Beachcombing

Identifying coastal creatures

What have I found?

Here are some things to look for when you go walking along the coastline - click on the photos to see the full size images. If you find something sharp or come across a jellyfish, don't touch it! If you're unsure, take a photograph and identify it when you're back at home.

Whelk egg case

Lincolnshire Wildlife Trust

Whelk egg case

Similar looking to a lump of bubble wrap, these egg cases have been made by whelks - the largest sea snail found in UK seas. Now empty and dried up, these once spongy balls can be made of up to 2000 egg capsules.

Hornwrack

Lincolnshire Wildlife Trust

Hornwrack

Think you've found some seaweed? Think again! This is actually a colony of thousands of animals called a bryozoan. If you look closely at the hornwrack, you will see it is a mesh of little boxes; each of which would have been home to an individual animal, or zooid. If you find a fresh piece before it's dried, give it a sniff! It smells like lemon zest.

Murmaid's purses

Lincolnshire Wildlife Trust

Mermaid's purses

Find one of these on the beach, and chances are you’ve found a SHARK! Yep, these tough, leathery pouches washed up on the beach are actually the egg cases of sharks and rays. The long, slender ones with curly tendrils are the egg cases of sharks, and the fatter, squarer ones with 'horns' are the egg cases of rays. 

Bladder wrack

Lincolnshire Wildlife Trust

Bladder wrack

Bladder wrack is an olive-brown 'wrack' seaweed. It can be recognised by its strap-like, branching fronds that have air-filled 'bladders' along their length (often appearing in pairs either side of the pronounced mid-rib). These distinct round air bladders allow the seaweed to float upright underwater. 

Common seastar

Lincolnshire Wildlife Trust

Common seastar

Common seastar (or starfish) found in rockpools and out at sea to depths of at least 600m. You may come across them on beaches after a storm when there has been an especially stormy sea. Starfish have an amazing ability to regenerate lost limbs - meaning you'll sometimes spot a starfish with 4 normal sized legs and 1 small leg.

Common sunstar

Lincolnshire Wildlife Trust

Common sunstar

This large starfish looks just like the sun, with 10-12 (but occasionally 8-16) arms spreading outwards like rays. It has an orangey-red disc (the centre) with beautiful concentric bands of yellow, orange, pink or white. Small sunstars are sometimes found in rockpools, but you'll most likely see them washed up on the beach after a storm.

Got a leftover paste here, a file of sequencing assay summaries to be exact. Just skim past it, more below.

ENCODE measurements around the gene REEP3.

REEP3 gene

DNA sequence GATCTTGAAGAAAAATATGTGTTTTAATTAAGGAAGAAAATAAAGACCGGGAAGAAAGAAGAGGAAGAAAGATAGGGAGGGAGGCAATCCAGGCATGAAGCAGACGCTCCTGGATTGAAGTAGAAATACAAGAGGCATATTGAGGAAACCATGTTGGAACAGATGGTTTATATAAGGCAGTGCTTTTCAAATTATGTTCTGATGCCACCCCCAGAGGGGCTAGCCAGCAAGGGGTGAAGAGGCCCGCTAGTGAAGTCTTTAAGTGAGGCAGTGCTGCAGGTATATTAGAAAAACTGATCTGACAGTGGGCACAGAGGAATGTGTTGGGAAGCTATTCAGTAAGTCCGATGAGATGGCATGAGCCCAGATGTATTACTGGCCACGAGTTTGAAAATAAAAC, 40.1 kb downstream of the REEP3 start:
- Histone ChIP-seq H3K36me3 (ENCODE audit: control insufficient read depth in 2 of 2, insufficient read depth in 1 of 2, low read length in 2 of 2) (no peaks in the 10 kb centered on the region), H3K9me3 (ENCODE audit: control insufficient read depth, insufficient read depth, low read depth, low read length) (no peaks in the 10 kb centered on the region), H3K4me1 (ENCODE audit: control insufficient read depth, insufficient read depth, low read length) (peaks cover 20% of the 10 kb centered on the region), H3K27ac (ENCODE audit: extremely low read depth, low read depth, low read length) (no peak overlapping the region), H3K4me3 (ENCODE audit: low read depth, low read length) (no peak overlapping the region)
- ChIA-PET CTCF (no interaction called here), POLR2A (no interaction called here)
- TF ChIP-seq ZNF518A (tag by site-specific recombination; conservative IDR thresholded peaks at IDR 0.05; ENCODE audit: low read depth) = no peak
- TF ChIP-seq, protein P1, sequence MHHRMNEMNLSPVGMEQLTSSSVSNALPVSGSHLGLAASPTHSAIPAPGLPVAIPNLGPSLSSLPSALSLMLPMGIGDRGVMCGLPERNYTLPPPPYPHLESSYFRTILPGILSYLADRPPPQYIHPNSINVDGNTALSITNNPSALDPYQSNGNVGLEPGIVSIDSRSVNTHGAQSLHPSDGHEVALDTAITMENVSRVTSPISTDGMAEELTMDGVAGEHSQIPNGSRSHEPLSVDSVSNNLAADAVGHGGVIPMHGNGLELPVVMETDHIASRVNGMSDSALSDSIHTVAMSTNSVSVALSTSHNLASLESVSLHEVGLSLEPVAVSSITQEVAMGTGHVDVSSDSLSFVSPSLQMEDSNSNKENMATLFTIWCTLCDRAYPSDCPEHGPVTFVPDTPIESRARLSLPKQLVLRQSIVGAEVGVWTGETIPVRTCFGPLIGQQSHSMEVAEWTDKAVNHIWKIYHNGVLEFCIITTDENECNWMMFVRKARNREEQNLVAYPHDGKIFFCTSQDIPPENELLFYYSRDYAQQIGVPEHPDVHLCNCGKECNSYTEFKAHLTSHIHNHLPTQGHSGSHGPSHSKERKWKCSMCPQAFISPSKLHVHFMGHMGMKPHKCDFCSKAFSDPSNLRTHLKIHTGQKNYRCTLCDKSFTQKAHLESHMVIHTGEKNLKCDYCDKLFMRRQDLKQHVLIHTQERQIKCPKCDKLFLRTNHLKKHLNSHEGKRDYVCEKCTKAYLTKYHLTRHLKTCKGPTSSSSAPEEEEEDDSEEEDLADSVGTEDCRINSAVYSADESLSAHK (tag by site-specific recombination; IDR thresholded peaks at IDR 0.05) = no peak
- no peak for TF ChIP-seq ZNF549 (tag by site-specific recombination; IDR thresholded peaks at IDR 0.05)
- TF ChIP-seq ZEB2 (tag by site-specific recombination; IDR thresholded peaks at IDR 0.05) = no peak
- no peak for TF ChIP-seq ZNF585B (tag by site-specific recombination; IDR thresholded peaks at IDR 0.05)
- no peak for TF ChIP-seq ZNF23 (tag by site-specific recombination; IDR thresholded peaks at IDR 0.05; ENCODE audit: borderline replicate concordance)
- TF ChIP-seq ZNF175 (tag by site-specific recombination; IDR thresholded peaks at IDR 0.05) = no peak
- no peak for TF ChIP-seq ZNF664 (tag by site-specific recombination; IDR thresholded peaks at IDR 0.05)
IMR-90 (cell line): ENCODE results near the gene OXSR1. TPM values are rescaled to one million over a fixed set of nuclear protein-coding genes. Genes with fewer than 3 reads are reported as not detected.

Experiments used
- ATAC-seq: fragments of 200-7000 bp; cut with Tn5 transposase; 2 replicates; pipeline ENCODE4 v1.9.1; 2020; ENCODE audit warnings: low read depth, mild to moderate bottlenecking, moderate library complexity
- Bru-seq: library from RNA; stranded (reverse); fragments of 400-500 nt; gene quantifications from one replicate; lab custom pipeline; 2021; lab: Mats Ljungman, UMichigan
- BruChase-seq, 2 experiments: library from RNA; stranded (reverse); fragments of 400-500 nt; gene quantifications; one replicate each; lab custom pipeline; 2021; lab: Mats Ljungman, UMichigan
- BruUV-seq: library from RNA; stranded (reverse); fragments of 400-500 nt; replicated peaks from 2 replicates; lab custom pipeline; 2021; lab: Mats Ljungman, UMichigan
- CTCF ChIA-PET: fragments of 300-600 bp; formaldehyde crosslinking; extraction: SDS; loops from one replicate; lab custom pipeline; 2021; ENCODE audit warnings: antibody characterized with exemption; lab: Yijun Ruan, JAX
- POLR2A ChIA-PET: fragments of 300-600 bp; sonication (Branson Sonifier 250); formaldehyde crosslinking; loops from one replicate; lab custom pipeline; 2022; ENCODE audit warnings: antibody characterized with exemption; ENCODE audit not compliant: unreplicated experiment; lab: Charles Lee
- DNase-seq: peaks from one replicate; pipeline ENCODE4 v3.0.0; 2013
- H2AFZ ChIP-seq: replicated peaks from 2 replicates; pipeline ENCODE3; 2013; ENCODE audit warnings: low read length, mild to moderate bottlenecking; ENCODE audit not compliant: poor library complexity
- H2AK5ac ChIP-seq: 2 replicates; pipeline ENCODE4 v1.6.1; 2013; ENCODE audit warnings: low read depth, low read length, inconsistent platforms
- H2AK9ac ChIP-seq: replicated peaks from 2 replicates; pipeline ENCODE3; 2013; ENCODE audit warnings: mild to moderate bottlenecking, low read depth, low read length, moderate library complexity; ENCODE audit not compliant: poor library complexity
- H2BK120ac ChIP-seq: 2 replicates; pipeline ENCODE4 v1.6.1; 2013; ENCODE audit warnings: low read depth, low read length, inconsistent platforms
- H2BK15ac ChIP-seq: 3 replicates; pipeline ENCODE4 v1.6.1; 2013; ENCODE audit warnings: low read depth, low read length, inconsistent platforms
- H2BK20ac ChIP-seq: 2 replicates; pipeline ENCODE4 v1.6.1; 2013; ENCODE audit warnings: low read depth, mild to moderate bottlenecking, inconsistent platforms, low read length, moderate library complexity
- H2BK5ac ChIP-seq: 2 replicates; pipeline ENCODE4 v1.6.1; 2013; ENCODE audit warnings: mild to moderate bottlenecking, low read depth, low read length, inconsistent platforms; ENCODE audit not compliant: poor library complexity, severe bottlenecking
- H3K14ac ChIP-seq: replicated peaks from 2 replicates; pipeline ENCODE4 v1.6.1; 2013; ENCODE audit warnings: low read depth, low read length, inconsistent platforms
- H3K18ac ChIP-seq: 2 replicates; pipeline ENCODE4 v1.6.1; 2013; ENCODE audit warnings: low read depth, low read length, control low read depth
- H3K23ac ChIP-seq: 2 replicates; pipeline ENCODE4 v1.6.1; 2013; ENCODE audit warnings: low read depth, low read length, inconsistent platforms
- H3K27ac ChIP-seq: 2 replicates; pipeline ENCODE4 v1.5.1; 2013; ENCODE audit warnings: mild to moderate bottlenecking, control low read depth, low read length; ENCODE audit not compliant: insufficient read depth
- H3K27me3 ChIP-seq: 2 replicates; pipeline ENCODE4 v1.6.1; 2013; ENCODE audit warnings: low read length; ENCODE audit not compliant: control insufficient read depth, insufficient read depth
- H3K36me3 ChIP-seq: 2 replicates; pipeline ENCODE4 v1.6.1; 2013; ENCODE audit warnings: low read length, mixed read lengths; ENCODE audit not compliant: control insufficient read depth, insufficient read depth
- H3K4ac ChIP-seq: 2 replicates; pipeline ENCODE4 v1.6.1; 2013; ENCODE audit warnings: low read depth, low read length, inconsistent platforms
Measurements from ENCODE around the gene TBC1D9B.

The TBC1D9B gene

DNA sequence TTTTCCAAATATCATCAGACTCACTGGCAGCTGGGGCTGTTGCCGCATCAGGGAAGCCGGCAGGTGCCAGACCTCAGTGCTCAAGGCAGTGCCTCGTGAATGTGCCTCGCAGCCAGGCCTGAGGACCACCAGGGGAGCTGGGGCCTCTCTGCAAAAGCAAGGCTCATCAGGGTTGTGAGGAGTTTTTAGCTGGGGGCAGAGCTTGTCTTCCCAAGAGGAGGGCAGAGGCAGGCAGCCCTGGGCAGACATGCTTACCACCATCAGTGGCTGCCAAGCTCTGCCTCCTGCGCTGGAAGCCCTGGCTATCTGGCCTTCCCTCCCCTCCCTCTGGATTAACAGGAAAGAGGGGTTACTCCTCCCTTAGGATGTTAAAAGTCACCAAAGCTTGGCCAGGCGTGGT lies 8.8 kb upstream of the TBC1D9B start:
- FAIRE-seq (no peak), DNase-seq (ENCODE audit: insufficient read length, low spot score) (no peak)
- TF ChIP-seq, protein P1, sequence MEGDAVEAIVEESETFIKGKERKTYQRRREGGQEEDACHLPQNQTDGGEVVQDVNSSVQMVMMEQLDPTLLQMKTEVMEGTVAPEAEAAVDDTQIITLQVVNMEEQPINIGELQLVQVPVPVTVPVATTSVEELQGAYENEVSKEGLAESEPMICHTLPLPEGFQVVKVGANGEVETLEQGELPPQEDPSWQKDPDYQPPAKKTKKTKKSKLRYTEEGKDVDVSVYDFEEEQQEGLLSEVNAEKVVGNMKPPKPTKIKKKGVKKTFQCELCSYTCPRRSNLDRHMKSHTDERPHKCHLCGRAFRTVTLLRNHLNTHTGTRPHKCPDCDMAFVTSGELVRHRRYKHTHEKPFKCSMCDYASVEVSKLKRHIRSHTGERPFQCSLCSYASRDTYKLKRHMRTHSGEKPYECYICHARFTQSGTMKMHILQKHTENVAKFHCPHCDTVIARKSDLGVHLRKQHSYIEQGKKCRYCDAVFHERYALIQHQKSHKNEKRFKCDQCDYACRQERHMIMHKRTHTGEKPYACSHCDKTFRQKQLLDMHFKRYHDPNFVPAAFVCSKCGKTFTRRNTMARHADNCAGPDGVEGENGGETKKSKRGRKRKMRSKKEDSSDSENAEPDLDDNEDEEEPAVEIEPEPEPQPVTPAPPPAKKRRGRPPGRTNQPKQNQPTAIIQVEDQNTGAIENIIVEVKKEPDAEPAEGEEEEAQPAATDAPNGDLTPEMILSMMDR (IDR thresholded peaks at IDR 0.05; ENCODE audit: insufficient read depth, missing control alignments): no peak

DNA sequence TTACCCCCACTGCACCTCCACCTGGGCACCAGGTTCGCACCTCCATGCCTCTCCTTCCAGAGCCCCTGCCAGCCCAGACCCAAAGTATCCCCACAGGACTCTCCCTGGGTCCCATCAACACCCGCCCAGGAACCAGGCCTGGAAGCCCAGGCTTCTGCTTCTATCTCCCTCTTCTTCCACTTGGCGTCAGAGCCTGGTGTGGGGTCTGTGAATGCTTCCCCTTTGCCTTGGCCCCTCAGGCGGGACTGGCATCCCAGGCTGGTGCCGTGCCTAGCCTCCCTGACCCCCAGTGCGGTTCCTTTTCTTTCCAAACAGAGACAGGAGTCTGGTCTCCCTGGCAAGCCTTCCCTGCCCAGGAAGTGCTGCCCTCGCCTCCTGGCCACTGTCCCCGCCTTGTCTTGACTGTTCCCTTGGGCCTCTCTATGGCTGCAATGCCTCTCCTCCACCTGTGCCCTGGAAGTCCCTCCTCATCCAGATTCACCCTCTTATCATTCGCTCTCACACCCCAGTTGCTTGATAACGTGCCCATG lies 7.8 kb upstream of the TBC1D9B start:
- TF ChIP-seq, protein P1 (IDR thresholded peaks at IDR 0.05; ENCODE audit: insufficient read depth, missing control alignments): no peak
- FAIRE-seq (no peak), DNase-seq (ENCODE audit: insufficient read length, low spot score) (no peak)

Razor shell

Lincolnshire Wildlife Trust

Razor shell

Razor shells (or razor clams) are very recognisable, with their long, narrow clam shells. These burrowing clams would have lived buried in the sand around the low tide mark out to around 60m deep. After storms, huge numbers of razor clam shells often wash up on beaches.

Sand dollar

Lincolnshire Wildlife Trust

Sea potato

The sea potato is a type of sea urchin that lives buried in the sand. When alive, it is covered in fine, beige spines that give it a furry appearance. Often, the empty test (shell) is found washed ashore and is white and brittle. The test is distinctively heart shaped - giving them their other common name of heart urchin (slightly nicer than sea potato!)

Sea urchin

Lincolnshire Wildlife Trust

Common sea urchin

The sea urchin is often a pinkish-purple colour but it can be red, green or yellow. It lives on the seabed down to depths of 40m and can occasionally be found after storms. The pattern of spots are the remains of it's short, strong spines which would have protected it. Their scientific name "Echinus" comes from the Greek word for hedgehog!

Wader prints

Peter Cairns/2020VISION

Wading birds

These prints can be easy to differentiate, but determining specific species is a different ball game! Wader prints are similar to duck prints, just without the webbing, and are disproportionately large in relation to body size. They also tend to walk in straight lines, with one foot in front of the other.

Marine litter

Lincolnshire Wildlife Trust

Marine litter

Unfortunately it's not a jellyfish, but a plastic bag, now not an uncommon sight on our coastline. Marine litter, and in particular plastic, can cause huge damage to our marine wildlife. Why not do your own 2-minute beach clean, or join us for one of our beach cleaning events, and help us to keep our coast clean and safe for wildlife. 

Identifying animal tracks

 

Take a look at some of the paw prints and tracks animals leave and learn how to identify them with our handy guide.

Learn more

Philip Precey